The Washington Post reports: Donald Trump has long suggested that he takes a skeptical view of the United States’ alliances. However, in an interview with the New York Times on Wednesday evening, the Republican presidential nominee went further than before, appearing to suggest that the United States should not be required to automatically defend NATO allies if they are attacked.
Trump specifically pointed to the Baltic states that sit near Russia’s borders and often complain of belligerence from Moscow. He said they would be helped only if they had “fulfilled their obligations to us.” For some in those in the Baltic states — Estonia, Latvia and Lithuania — the American businessman’s comments provoked confusion and surprise.
“Estonia is of 5 NATO allies in Europe to meet its 2% def expenditures commitment,” Estonian President Toomas Hendrik Ilves wrote on Twitter, referring to the percentage of gross domestic product that NATO members are expected to spend on defense.
The Estonian president also pointed to his country’s role in the war in Afghanistan as proof of the country’s commitment, retweeting a message that said Estonia had one of the highest casualty rates per capita in that conflict. “Estonia’s commitment to our NATO obligations is beyond doubt and so should be the commitments by others,” the Estonian Foreign Ministry added in an emailed statement.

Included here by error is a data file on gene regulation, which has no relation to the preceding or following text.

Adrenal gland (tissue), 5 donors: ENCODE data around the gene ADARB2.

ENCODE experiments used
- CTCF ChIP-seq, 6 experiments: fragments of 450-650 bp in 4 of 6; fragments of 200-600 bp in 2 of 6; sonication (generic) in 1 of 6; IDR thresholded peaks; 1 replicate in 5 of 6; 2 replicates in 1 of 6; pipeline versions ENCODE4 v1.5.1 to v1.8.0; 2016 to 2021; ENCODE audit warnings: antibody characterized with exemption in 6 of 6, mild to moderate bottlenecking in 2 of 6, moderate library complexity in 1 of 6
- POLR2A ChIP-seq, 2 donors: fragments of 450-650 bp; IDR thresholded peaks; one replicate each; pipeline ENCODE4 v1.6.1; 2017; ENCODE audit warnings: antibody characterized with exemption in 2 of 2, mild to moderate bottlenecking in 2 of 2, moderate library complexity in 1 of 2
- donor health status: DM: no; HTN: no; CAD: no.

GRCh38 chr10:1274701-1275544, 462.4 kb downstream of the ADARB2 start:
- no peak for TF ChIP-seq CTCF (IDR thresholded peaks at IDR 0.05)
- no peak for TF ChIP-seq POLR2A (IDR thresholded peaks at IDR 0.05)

“We take our commitments seriously,” Latvian Foreign Minister Edgars Rinkevics said in Washington, where he was attending meetings to coordinate military action against the Islamic State. “We hope and expect that all our allies, big and small, take their commitments the same.”
“There is no reason to doubt NATO’s commitment to the core function of the Alliance — collective defense,” Latvian Defense Minister Raimonds Bergmanis wrote on Twitter.
A more pointed tone was taken by Ojars Eriks Kalnins, chairman of the foreign affairs committee in Latvia’s Parliament, who called Trump’s remarks “dangerous” in comments also reported by Diena newspaper. Kalnins noted that it was unclear whether Trump was talking about the spending commitments or about generally being helpful to the United States.
“Too bad the NY Times didn’t ask Trump if he would defend NATO member Slovenia if attacked,” the U.S.-raised Latvian politician wrote on Twitter, referring to the Eastern European state where the Republican nominee’s wife, Melania Trump, was born and has family. [Continue reading…]